Tharoor's career in the United Nations began in 1978 as a staff member of the UN High Commissioner for Refugees (UNHCR) in Geneva. From 1981 until 1984 he was head of the UNHCR office in Singapore, during the boat people crisis, leading the organisation's rescue efforts at sea and succeeding in resettling a backlog of Vietnamese refugees. He also processed Polish and Acehnese refugee cases.[16] After a further stint at the UNHCR headquarters in Geneva, during which he became the first chairman of the staff elected by UNHCR personnel worldwide, Tharoor left UNHCR. In 1989 he was appointed special assistant to the Under-Secretary-General for Special Political Affairs, the unit that later became the Peacekeeping Operations Department in New York. Until 1996, he led the team responsible for peacekeeping operations in the former Yugoslavia, spending considerable time on the ground during the civil war there.[17][18]

Assistant Secretary and Under Secretary-General at the UN[edit]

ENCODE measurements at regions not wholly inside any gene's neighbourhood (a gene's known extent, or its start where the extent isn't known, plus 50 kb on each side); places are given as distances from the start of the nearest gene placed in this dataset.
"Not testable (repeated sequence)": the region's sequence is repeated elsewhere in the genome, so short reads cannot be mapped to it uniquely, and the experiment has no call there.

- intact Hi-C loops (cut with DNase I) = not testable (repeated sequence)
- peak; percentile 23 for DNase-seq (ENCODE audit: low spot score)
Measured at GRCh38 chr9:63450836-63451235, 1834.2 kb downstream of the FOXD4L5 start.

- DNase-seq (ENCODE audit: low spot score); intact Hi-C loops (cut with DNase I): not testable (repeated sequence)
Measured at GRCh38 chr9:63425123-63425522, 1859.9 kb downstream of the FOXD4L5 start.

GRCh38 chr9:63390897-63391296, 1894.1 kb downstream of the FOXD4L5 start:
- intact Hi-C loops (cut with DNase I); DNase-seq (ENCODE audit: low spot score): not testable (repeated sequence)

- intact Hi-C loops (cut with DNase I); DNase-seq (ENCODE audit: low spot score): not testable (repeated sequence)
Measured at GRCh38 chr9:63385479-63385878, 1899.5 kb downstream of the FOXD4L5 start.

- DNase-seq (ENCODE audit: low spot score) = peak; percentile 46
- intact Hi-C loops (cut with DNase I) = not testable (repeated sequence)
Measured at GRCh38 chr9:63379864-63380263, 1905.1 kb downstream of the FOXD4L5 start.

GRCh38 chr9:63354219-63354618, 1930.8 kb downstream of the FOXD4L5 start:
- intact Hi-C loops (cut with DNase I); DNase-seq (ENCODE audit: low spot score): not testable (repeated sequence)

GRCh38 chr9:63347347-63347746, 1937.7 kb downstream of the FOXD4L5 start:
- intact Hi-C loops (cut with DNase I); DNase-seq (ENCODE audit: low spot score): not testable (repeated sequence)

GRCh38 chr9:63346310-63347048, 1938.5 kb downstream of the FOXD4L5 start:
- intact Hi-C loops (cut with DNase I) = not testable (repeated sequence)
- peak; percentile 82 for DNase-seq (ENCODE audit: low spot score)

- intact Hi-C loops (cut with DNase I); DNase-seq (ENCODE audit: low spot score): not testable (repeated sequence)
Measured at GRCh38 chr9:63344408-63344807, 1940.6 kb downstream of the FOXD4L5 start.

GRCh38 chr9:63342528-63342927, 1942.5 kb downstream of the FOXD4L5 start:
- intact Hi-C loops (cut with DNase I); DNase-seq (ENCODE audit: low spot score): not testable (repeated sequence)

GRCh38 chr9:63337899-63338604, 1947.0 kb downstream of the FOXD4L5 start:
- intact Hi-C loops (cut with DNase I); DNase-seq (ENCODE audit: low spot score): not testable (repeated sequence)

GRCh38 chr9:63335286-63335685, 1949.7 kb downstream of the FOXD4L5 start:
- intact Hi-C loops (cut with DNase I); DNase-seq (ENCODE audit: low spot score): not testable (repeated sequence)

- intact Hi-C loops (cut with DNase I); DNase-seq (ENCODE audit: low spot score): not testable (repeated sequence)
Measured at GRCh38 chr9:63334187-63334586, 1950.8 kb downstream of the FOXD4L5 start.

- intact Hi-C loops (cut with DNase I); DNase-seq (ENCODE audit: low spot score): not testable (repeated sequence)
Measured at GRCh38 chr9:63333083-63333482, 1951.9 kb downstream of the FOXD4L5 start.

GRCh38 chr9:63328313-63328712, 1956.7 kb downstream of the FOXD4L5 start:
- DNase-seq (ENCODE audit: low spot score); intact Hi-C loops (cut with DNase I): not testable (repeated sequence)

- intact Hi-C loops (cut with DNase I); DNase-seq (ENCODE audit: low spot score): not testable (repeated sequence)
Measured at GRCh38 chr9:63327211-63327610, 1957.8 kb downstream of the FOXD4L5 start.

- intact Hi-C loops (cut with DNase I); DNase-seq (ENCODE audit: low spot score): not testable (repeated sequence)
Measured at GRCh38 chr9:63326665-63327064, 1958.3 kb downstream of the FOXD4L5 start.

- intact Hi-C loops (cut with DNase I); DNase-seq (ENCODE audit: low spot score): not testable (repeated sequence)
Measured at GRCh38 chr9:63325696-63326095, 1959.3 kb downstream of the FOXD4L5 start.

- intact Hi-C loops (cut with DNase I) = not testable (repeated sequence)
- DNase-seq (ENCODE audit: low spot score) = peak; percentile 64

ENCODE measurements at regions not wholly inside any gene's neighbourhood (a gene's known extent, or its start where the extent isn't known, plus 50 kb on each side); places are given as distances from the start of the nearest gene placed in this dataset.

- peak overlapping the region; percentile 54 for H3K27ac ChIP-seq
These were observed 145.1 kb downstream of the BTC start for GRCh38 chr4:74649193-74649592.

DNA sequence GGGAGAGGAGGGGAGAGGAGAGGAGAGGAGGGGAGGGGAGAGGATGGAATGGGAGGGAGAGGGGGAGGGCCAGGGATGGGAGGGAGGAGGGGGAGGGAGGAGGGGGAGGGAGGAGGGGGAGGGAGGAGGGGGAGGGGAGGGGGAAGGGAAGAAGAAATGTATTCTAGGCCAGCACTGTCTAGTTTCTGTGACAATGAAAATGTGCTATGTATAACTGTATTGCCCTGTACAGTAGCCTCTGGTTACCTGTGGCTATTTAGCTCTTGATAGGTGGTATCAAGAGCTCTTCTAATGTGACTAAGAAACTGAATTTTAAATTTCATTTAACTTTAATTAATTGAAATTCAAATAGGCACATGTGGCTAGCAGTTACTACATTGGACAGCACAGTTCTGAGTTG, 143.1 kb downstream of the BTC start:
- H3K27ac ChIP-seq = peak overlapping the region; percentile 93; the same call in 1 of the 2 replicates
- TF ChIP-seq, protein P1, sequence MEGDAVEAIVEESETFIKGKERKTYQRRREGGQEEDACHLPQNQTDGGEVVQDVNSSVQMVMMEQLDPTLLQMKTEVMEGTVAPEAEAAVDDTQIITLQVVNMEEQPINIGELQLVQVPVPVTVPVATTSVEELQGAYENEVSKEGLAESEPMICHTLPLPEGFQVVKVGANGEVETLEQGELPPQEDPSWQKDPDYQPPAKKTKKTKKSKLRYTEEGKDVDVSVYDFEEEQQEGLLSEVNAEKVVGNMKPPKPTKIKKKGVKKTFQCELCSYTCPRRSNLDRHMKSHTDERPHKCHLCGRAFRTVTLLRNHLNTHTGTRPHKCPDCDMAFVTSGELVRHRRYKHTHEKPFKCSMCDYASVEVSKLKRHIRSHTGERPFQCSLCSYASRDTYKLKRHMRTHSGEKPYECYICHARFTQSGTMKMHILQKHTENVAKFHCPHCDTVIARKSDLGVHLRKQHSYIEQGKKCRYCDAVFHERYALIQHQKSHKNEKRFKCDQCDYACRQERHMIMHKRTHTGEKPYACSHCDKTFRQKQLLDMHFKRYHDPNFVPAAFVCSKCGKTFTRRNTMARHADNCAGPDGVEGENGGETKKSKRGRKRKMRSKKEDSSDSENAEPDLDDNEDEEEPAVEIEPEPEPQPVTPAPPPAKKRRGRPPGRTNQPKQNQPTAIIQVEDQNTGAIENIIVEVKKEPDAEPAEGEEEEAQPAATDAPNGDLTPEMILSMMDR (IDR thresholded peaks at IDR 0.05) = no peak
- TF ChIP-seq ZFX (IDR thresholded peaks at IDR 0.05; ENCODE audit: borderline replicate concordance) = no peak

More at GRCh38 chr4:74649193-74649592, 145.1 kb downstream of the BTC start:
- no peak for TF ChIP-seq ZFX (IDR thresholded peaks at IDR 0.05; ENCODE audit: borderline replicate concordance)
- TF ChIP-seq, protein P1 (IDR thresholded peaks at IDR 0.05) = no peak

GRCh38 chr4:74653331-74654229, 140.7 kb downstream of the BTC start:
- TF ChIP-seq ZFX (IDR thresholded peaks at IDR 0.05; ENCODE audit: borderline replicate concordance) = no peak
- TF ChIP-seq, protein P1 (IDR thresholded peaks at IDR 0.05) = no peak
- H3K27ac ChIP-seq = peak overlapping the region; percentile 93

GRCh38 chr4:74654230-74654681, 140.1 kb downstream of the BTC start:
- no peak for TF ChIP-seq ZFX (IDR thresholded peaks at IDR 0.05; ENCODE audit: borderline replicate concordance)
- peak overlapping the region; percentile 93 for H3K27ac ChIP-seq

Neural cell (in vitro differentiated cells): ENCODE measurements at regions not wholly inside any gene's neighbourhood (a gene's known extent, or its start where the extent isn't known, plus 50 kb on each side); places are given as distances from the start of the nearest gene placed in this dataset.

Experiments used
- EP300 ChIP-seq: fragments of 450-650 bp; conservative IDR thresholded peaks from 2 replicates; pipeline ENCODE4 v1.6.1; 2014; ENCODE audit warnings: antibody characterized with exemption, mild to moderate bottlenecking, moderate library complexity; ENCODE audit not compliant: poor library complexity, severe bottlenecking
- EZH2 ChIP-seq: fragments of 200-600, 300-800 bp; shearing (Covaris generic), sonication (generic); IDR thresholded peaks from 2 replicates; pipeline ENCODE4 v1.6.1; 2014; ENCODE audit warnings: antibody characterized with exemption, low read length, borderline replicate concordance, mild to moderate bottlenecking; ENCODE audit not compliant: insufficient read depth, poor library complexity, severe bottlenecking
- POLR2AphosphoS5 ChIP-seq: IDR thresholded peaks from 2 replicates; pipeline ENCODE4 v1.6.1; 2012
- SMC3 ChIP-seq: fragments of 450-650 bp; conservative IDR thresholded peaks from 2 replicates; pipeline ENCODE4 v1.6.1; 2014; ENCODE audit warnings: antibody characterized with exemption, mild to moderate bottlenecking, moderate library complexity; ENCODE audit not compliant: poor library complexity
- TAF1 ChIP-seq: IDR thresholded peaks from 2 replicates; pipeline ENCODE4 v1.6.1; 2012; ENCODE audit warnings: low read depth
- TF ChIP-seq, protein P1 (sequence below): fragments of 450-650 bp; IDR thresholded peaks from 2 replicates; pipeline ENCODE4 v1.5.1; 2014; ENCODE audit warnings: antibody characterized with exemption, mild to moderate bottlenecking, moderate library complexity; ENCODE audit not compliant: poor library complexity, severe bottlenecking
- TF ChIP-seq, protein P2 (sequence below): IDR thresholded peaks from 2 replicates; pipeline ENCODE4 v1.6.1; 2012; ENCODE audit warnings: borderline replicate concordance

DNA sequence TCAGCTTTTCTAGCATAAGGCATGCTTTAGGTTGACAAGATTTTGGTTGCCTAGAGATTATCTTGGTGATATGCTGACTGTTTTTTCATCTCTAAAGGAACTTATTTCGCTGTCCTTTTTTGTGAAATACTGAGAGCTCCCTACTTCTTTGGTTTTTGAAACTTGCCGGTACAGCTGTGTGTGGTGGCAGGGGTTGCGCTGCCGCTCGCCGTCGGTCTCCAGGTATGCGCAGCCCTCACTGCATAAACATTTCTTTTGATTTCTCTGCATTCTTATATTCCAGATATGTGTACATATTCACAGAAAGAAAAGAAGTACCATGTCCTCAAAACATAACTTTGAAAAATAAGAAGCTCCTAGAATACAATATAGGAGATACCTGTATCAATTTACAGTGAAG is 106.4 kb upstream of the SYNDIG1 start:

In 1996, Tharoor was appointed Director of Communications and Special Projects and Executive Assistant to Secretary-General Kofi Annan. On January 2001, Tharoor was appointed as Interim Head[2] of the Department of Public Information (DPI) at the Assistant-Secretary-General level.[2] He was subsequently confirmed as the Under-Secretary-General for Communications and Public Information (UNDPI) with effect from 1 June 2002.[2] In this capacity, he was responsible for the United Nations' communications strategy, enhancing the image and effectiveness of the organisation. In 2003 the Secretary-General gave him the additional responsibility of United Nations Coordinator for Multilingualism. During his tenure at the UNDPI, Tharoor reformed the department and undertook a number of initiatives, ranging from organizing and conducting the first-ever UN seminar on Anti-Semitism, the first-ever UN seminar on Islamophobia after the 11 September attacks, and launching an annual list of "Ten Under-Reported Stories the World Ought to Know about", which was last produced in 2008 by his successor.